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Christine Luff

When Does Running Get Easier?

By June 29, 2009

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One of the most common questions I hear from new runners is, "Does this get any easier and, if so, WHEN?" Unfortunately there isn't one answer that fits everyone, since beginner runners sometimes struggle for different reasons and it takes some people longer than others to build up their fitness. Many new runners find that the turning point is when they can run continuously for 30 minutes. At that point, they start to feel more comfortable and confident.

So, it takes a little bit of patience to build up your fitness and get to a point where running feels easier. In the meantime, try some of these tips to make running more comfortable and enjoyable.


June 30, 2009 at 12:47 pm
(1) J says:

Run at least 4 days a week, then it gets easier despite the time/distance you are able to run. Give it a good 3-4 weeks to get into the swing of things.

July 2, 2009 at 11:08 am
(2) jiang says:

If you are running slower than your previous run, it’s easier; but if you are trying to run faster than your previous run, it’s always hard. Hot weather also makes my run feel difficult. I also hate running hills which slows me down considerably.

Runners also need to strength training their legs by doing squats and deadlift. In the past, I couldn’t run beyond 6 miles without feeling pain on the side of the knee. After I started doing squats and deadlift, my long run has extended to 9 miles and I am on my way to my first half marathon. Runners need to do strengh training to add more muscles. It’s especially important for older runner. While we are aging, our muscles are shrinking and bones got frail. The only way to maintain a running life is to do resistance training concurrently with running.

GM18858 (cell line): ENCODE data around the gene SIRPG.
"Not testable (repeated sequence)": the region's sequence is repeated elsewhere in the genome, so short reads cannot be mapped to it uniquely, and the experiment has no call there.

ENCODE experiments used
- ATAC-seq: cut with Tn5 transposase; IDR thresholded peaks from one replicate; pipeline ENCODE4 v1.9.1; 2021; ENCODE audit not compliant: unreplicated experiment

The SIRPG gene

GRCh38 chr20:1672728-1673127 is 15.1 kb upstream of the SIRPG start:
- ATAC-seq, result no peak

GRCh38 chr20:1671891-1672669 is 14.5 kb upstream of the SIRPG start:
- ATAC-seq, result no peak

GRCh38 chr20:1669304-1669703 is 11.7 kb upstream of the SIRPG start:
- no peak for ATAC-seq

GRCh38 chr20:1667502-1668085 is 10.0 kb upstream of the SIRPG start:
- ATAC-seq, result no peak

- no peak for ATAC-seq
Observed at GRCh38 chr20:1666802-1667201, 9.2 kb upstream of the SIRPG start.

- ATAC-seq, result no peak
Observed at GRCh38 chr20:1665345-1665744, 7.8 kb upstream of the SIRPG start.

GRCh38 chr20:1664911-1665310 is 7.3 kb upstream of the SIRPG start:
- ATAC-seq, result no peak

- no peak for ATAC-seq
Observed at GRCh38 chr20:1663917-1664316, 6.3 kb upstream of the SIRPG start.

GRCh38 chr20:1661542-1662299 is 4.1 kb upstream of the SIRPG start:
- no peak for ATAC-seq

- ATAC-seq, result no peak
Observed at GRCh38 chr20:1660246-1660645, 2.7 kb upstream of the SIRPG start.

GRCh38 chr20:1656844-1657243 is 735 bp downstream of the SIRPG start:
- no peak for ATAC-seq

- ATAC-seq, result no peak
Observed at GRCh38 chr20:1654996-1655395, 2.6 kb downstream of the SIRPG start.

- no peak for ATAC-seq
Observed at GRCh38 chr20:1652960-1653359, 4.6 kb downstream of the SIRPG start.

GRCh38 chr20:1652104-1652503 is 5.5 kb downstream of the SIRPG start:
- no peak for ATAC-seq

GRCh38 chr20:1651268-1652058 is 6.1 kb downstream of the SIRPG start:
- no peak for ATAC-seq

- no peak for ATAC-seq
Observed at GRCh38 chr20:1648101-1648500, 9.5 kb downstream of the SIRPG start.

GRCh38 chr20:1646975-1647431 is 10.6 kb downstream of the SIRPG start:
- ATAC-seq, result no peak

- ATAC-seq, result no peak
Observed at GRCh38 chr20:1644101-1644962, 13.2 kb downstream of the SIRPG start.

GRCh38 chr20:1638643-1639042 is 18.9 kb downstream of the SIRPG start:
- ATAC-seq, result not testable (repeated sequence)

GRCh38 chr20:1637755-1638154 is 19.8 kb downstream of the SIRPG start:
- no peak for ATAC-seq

July 2, 2009 at 12:02 pm
(3) running says:

Great advice here — thanks for your comments! I agree that strength training has enormous benefits for runners.

July 2, 2009 at 1:22 pm
(4) Kit says:

I started running last year in the spring. All summer long I hated it. Richmond is very hot and muggy during the summer. In September I had been running about 5 months so my fitness level was getting much better. One cool September evening I went out for a five-mile run and suddenly each mile felt better than the one before. It wasn’t just easier, it was actually fun. Two months later I ran my first half-marathon and now I’m utterly addicted.

Now summer is here again and I have to struggle through the heat and humidity, but I can remember those wonderful wintertime runs and look forward to the end of summer.

July 27, 2009 at 12:30 pm
(5) jiang says:

Summer does slow me down and makes me miserable during my run. But it also has a silver lining (everything does!) To avoid the heat I adjusted my schedule and get up earlier at around 5:30AM. I am not staying up late either so I can get enough sleep. It totally changed my bad habit. I think my life style is healthier than ever.

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